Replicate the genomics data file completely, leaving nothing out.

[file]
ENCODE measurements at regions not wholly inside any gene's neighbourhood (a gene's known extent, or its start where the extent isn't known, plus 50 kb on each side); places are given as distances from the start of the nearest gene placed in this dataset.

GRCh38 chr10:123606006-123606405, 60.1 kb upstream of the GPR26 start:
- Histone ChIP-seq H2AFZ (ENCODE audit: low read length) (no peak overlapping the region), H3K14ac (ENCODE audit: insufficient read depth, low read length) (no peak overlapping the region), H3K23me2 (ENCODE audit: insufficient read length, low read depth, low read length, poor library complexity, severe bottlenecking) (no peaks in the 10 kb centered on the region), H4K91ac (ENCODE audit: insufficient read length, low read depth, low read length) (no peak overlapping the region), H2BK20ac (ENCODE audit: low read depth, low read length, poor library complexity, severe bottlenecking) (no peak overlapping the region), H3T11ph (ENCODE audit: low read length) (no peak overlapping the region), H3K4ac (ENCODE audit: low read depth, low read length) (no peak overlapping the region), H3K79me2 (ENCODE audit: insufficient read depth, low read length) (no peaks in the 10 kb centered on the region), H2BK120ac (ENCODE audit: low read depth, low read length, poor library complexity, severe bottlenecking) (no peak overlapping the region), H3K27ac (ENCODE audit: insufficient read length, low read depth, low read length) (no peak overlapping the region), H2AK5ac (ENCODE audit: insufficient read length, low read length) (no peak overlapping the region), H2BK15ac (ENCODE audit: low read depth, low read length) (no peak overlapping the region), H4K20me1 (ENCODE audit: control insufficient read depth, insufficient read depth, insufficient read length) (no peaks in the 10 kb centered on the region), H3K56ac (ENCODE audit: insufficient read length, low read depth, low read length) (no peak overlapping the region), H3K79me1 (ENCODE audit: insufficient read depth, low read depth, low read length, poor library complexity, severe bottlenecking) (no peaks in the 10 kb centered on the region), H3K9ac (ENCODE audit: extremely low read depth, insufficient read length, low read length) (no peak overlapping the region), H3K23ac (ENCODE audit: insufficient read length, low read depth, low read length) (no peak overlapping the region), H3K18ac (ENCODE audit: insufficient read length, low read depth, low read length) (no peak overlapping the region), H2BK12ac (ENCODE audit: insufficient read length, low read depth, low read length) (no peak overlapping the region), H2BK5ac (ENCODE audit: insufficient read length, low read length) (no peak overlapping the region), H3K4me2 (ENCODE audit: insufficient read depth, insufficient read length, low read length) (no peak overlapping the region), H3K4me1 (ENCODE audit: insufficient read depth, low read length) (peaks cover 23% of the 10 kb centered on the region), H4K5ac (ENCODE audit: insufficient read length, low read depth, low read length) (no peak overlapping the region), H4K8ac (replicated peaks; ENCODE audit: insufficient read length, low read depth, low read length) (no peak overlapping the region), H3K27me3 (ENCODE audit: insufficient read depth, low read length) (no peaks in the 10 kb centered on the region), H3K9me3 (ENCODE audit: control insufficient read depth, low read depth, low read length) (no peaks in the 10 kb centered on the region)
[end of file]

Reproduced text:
ENCODE measurements at regions not wholly inside any gene's neighbourhood (a gene's known extent, or its start where the extent isn't known, plus 50 kb on each side); places are given as distances from the start of the nearest gene placed in this dataset.

GRCh38 chr10:123606006-123606405, 60.1 kb upstream of the GPR26 start:
- Histone ChIP-seq H2AFZ (ENCODE audit: low read length) (no peak overlapping the region), H3K14ac (ENCODE audit: insufficient read depth, low read length) (no peak overlapping the region), H3K23me2 (ENCODE audit: insufficient read length, low read depth, low read length, poor library complexity, severe bottlenecking) (no peaks in the 10 kb centered on the region), H4K91ac (ENCODE audit: insufficient read length, low read depth, low read length) (no peak overlapping the region), H2BK20ac (ENCODE audit: low read depth, low read length, poor library complexity, severe bottlenecking) (no peak overlapping the region), H3T11ph (ENCODE audit: low read length) (no peak overlapping the region), H3K4ac (ENCODE audit: low read depth, low read length) (no peak overlapping the region), H3K79me2 (ENCODE audit: insufficient read depth, low read length) (no peaks in the 10 kb centered on the region), H2BK120ac (ENCODE audit: low read depth, low read length, poor library complexity, severe bottlenecking) (no peak overlapping the region), H3K27ac (ENCODE audit: insufficient read length, low read depth, low read length) (no peak overlapping the region), H2AK5ac (ENCODE audit: insufficient read length, low read length) (no peak overlapping the region), H2BK15ac (ENCODE audit: low read depth, low read length) (no peak overlapping the region), H4K20me1 (ENCODE audit: control insufficient read depth, insufficient read depth, insufficient read length) (no peaks in the 10 kb centered on the region), H3K56ac (ENCODE audit: insufficient read length, low read depth, low read length) (no peak overlapping the region), H3K79me1 (ENCODE audit: insufficient read depth, low read depth, low read length, poor library complexity, severe bottlenecking) (no peaks in the 10 kb centered on the region), H3K9ac (ENCODE audit: extremely low read depth, insufficient read length, low read length) (no peak overlapping the region), H3K23ac (ENCODE audit: insufficient read length, low read depth, low read length) (no peak overlapping the region), H3K18ac (ENCODE audit: insufficient read length, low read depth, low read length) (no peak overlapping the region), H2BK12ac (ENCODE audit: insufficient read length, low read depth, low read length) (no peak overlapping the region), H2BK5ac (ENCODE audit: insufficient read length, low read length) (no peak overlapping the region), H3K4me2 (ENCODE audit: insufficient read depth, insufficient read length, low read length) (no peak overlapping the region), H3K4me1 (ENCODE audit: insufficient read depth, low read length) (peaks cover 23% of the 10 kb centered on the region), H4K5ac (ENCODE audit: insufficient read length, low read depth, low read length) (no peak overlapping the region), H4K8ac (replicated peaks; ENCODE audit: insufficient read length, low read depth, low read length) (no peak overlapping the region), H3K27me3 (ENCODE audit: insufficient read depth, low read length) (no peaks in the 10 kb centered on the region), H3K9me3 (ENCODE audit: control insufficient read depth, low read depth, low read length) (no peaks in the 10 kb centered on the region)